Days turn to weeks, weeks propelled into months, months snowballed to years, until the boy was 10 years old. His friends discovered that Matt was stealing. What a shame! His stealing progressed from candies at the store to little material possessions of his friends.
The stealing did not stop there. Upon reaching high school and transferring to a new school, little did his classmates know about those bad deeds he guiltlessly committed. Because he’s eloquent, friendly, and smart, he was elected to be the class treasurer. Should I tell you what happened to the class funds? You guess it right, he was deducting bills from the funds and adding it to his daily school allowance.
Needless to say, Matt was trained up into possessing things that didn’t actually belong to him. “No one can see it, anyway!” He whispered this to himself with a smirk. He knew he could always get away from it, and his victims can’t do anything about it. From candies at the grocery store, to stuff of his friends and the class fund! It all started when he was only 5—when he learned that you can always get away from stealing candies, even if your own mother already knew.
Now, imagine this, having been trained up this way, have you ever asked yourself what will he become as a man? He’s good looking, friendly, eloquent and smart! What if he gets elected to a higher position in his community? What if he becomes a doctor? A lawyer? A judge? Or a president!?
Ponder this: When cheating is done during the early years without receiving any discipline or correction, this may continue to happen in adulthood.
As I ended my story, Cherin Hale knew what I was trying to get at. I could see her eyes widen in disbelief at what happened to the once young boy. So, she concluded in her own words, “Momma, it is better to be corrected immediately even if it’s painful than suffer later for the accumulated wrong deeds.”
“Yup,” I replied.
I asked her a question to see if she really understood the moral of the story, “Do you not desire to be corrected immediately only to see the effects of a snowballed sin, like what happened to Matt? He continued doing the wrong things believing it was just OK because his parents were not rebuking him from the start.”
“No. It’s better to be corrected immediately even if it’s painful than suffer the consequences later on in life,” she answered wisely.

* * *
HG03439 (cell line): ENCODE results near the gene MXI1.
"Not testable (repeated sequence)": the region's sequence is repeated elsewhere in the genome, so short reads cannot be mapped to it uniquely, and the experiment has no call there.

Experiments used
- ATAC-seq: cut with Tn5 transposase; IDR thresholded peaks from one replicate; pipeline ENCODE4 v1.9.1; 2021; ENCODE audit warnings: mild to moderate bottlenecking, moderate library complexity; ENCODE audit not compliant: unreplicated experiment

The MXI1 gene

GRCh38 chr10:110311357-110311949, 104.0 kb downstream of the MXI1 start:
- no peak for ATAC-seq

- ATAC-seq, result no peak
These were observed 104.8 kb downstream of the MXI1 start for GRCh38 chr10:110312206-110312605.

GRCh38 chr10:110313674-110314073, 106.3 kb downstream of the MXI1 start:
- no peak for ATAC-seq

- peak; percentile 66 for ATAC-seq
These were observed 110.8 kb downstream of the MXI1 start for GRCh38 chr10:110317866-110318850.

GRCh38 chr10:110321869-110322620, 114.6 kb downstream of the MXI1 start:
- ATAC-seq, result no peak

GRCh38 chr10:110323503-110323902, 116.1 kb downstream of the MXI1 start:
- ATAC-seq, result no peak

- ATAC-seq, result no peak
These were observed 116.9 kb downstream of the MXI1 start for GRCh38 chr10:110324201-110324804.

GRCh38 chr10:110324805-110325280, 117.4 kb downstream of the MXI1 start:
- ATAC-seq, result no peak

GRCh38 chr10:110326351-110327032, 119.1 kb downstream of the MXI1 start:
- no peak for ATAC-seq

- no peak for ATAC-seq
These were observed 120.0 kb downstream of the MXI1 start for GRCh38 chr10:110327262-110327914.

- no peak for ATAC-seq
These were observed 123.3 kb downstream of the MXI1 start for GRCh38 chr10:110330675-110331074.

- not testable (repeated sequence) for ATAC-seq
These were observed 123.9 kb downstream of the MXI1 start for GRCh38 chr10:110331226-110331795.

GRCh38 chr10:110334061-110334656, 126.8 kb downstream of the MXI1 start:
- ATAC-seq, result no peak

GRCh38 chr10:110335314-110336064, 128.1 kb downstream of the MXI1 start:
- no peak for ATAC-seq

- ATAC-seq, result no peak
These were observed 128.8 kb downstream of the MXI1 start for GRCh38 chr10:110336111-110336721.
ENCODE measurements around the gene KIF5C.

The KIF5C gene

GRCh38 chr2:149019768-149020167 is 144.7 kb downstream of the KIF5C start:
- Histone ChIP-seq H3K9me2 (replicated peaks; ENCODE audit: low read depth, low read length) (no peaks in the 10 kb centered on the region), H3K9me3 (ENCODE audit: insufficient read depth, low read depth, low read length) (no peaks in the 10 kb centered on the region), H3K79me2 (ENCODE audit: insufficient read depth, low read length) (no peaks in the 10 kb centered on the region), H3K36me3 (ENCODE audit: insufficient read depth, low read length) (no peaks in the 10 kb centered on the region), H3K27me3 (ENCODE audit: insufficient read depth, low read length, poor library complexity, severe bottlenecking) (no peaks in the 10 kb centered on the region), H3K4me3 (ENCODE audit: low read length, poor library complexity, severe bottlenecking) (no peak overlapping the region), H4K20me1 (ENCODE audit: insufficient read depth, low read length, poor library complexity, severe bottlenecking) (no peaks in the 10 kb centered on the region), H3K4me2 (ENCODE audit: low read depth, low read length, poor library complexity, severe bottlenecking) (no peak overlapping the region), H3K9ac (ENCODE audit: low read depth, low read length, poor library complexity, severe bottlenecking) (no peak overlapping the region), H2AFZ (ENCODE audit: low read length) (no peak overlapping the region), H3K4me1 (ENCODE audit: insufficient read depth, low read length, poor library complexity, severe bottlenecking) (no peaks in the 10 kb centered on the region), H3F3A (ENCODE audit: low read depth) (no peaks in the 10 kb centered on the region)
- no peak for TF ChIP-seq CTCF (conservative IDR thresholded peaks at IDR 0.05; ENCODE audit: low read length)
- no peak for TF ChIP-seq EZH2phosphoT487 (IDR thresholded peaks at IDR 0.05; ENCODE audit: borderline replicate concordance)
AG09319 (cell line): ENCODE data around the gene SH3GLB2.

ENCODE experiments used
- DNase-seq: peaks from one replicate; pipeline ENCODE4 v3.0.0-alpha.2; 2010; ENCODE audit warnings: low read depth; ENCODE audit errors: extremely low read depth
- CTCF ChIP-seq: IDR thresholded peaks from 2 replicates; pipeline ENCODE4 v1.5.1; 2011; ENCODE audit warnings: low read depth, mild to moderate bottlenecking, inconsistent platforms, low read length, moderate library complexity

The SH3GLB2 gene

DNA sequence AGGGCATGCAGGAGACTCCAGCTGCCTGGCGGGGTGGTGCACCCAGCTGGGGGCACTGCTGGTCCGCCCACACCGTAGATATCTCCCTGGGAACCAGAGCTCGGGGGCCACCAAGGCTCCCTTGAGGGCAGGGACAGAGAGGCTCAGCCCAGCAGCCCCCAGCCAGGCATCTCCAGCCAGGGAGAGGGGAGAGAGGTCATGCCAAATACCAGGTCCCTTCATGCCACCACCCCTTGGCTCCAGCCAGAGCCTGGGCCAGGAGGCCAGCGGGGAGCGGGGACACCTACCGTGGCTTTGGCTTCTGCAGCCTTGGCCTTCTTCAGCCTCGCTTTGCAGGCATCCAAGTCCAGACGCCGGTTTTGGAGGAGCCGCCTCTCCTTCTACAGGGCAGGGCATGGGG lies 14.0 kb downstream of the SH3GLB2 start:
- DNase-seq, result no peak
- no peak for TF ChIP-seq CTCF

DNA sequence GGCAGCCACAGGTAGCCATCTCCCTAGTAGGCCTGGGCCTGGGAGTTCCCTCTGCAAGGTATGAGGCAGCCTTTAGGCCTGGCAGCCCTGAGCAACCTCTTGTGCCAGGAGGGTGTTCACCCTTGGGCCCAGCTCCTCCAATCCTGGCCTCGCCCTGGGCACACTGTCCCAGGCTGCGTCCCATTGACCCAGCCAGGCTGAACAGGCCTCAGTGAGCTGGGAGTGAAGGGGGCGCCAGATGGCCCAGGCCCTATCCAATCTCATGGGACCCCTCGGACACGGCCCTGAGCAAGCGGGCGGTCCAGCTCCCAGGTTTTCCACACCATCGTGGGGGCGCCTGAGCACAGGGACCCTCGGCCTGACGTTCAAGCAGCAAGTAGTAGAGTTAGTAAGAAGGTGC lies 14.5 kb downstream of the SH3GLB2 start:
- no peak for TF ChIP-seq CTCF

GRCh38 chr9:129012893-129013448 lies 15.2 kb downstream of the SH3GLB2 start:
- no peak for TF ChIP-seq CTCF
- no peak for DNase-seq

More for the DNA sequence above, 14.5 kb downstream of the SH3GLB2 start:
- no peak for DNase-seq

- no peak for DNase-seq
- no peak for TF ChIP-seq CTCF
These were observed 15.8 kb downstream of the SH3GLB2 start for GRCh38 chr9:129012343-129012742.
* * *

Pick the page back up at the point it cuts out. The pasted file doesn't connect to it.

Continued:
Certainly, her sin was not about stealing. It was about a misbehaviour in our home that she had done as a young child. However, if I let those deeds pass and not take action, these misbehaviours might continue for there was no immediate rebuke on my part as her parent.
My daughter was getting it. From the tone of her voice, the widening of her eyes, and her gestures, I could see how she regained her confidence and energy that night. I am no longer disciplining her with a rod. At her age and maturity, there’s no need to use a rod for she seems mature to understand my teaching.
We are God’s steward and we are assigned a dauntless task to raise young minds to become the next good leaders in the future. Let us not waste what ticks before us while time is not yet due.
Thank you, Lord, for the opportunity of raising young kids. Thank you for entrusting us with this not-so-easy task. We know that teaching our kids is not a one-time occurrence. It should happen every day: When we sit at home and when we walk along the road, when we lie down and when we get up. You commanded us to teach your Words diligently to them and impress them daily. By your grace, please give us the desire, the power, and the strength to guide them in your righteousness. Please forgive us Lord when we fall short as a daughter or son to our parents, as dad or mom to our kids, as a wife or husband to our spouse. We ask you to renew our strength daily so that we may fulfil your Word. All these we ask in Jesus’ Name we pray, Amen.
“A wise child loves discipline, but a scoffer does not listen to rebuke. From the fruit of their words, good persons eat good things, but the desire of the treacherous is for wrongdoing. Those who guard their mouths preserve their lives; those who open wide their lips come to ruin. The appetite of the lazy craves, and gets nothing, while the appetite of the diligent is richly supplied. The righteous hate falsehood, but the wicked act shamefully and disgracefully. Righteousness guards the one whose way is upright, but sin overthrows the wicked.” (Proverbs 13:1-6, NRSV)